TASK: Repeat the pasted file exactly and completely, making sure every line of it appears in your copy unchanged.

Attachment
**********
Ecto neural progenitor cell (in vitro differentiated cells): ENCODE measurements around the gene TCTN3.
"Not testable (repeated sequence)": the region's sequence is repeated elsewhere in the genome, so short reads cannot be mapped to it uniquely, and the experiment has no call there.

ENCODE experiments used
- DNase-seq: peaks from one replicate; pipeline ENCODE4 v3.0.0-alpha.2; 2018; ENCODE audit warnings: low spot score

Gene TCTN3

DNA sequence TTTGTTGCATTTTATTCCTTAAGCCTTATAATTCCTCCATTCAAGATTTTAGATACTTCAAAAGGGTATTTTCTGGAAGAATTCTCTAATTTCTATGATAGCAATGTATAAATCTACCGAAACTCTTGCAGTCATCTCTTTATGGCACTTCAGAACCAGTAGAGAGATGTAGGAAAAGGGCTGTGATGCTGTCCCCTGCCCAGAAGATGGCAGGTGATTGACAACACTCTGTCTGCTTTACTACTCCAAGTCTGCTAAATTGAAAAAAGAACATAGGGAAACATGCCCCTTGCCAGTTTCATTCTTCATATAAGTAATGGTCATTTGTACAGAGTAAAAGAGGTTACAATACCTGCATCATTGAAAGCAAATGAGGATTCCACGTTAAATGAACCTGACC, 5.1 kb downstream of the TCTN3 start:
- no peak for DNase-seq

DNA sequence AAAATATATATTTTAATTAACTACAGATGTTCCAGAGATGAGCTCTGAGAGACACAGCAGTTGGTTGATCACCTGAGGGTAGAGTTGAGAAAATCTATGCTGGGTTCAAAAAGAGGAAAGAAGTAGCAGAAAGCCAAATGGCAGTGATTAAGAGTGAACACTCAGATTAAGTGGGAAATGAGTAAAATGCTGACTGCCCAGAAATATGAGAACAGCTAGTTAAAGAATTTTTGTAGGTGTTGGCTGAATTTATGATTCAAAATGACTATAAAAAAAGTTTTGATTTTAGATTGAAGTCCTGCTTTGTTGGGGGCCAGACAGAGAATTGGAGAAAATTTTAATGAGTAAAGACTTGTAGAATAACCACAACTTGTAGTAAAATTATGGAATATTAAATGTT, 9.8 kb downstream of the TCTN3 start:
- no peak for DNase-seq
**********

Ecto neural progenitor cell (in vitro differentiated cells): ENCODE measurements around the gene TCTN3.
"Not testable (repeated sequence)": the region's sequence is repeated elsewhere in the genome, so short reads cannot be mapped to it uniquely, and the experiment has no call there.

ENCODE experiments used
- DNase-seq: peaks from one replicate; pipeline ENCODE4 v3.0.0-alpha.2; 2018; ENCODE audit warnings: low spot score

Gene TCTN3

DNA sequence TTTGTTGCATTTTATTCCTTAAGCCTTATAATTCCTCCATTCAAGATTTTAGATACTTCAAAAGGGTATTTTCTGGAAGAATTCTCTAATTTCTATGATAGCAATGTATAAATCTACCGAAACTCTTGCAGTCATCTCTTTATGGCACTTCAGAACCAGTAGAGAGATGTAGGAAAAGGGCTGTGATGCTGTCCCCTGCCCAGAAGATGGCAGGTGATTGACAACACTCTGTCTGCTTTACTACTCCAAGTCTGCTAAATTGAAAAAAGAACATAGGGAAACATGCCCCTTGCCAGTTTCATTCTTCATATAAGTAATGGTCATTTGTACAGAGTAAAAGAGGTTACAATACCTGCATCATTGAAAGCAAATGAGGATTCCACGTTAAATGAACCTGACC, 5.1 kb downstream of the TCTN3 start:
- no peak for DNase-seq

DNA sequence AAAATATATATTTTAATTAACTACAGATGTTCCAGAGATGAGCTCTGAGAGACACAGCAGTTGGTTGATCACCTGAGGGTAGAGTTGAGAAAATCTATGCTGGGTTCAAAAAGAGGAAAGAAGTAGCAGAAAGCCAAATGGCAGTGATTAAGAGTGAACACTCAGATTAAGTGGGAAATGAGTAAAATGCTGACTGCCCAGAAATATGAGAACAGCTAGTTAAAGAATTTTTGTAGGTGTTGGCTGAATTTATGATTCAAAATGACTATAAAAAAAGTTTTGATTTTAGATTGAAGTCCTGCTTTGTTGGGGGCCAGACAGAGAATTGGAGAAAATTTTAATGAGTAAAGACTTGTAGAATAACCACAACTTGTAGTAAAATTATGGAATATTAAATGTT, 9.8 kb downstream of the TCTN3 start:
- no peak for DNase-seq